by Mohsin Hamid
Available on Amazon »
While they wished to look out for each other, and to keep tabs on each other, staying in touch took a toll on them, serving as an unsettling reminder of a life not lived, and also they grew less worried each for the other, less worried that the other would need them to be happy, and eventually a month went by without any contact, and then a year, and then a lifetime.
•To love is to enter into the inevitability of one day not being able to protect what is most valuable to you.
•It was not that cinemas and bookshops, restaurants and cafés had vanished from the city, just that many of those that had been there before were there no longer.
•It was the sort of view that might command a slight premium during gentler, more prosperous times, but would be most undesirable in times of conflict, when it would be squarely in the path of heavy machine-gun and rocket fire as fighters advanced into this part of town: a view like staring down the barrel of a rifle. Location, location, location, the realtors say. Geography is destiny, respond the historians.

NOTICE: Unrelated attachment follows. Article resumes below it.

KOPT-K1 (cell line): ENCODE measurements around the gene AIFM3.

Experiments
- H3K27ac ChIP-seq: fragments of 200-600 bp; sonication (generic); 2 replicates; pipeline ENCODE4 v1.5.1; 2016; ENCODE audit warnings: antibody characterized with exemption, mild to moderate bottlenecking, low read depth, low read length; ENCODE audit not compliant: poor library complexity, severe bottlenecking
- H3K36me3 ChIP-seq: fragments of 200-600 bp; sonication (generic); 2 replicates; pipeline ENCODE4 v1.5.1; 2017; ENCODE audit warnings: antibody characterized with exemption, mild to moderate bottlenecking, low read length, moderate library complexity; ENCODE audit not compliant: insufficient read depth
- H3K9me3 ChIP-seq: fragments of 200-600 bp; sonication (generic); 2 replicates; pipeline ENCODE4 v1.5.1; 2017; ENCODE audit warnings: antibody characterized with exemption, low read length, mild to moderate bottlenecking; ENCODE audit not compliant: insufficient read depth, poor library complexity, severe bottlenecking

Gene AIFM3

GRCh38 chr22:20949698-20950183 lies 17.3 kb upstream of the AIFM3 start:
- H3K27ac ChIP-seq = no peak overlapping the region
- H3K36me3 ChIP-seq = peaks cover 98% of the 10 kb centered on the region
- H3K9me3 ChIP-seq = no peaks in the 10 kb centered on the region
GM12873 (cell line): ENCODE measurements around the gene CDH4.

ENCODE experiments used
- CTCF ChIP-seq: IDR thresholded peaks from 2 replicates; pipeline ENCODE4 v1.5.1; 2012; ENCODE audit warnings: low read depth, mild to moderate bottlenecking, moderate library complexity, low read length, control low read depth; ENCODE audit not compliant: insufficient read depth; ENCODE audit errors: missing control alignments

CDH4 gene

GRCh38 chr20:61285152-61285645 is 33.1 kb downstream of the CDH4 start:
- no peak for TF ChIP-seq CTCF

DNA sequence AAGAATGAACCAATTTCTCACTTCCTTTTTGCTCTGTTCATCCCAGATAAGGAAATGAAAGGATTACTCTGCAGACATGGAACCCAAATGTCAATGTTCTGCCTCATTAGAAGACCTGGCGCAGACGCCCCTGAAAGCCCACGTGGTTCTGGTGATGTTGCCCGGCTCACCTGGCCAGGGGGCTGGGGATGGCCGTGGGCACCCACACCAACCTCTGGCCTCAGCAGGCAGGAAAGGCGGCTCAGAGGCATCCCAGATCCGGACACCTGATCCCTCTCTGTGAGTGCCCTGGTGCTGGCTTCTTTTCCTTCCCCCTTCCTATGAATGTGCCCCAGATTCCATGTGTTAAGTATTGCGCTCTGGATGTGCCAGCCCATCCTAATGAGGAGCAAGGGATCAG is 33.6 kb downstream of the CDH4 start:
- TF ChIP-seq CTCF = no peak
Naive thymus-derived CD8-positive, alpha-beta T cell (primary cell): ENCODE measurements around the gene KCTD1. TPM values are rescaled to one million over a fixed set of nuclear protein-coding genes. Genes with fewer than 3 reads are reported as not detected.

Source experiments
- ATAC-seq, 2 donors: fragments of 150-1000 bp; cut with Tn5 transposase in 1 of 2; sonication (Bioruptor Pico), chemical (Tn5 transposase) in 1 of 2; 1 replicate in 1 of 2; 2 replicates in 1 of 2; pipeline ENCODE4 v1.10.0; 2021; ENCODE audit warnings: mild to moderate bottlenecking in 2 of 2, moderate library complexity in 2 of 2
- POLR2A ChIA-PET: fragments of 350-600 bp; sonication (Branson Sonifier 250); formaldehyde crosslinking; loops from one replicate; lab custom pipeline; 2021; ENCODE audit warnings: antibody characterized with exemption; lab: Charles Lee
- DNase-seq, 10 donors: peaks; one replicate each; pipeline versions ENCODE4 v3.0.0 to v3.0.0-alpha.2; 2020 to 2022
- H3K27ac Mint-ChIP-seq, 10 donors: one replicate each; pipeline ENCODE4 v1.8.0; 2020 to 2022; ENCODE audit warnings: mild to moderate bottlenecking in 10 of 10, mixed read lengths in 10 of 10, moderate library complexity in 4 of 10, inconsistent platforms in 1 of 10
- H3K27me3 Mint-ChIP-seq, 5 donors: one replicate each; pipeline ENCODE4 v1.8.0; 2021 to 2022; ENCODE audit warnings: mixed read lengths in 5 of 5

•It might seem odd that in cities teetering at the edge of the abyss young people still go to class—in this case an evening class on corporate identity and product branding—but that is the way of things, with cities as with life, for one moment we are pottering about our errands as usual and the next we are dying, and our eternally impending ending does not put a stop to our transient beginnings and middles until the instant when it does.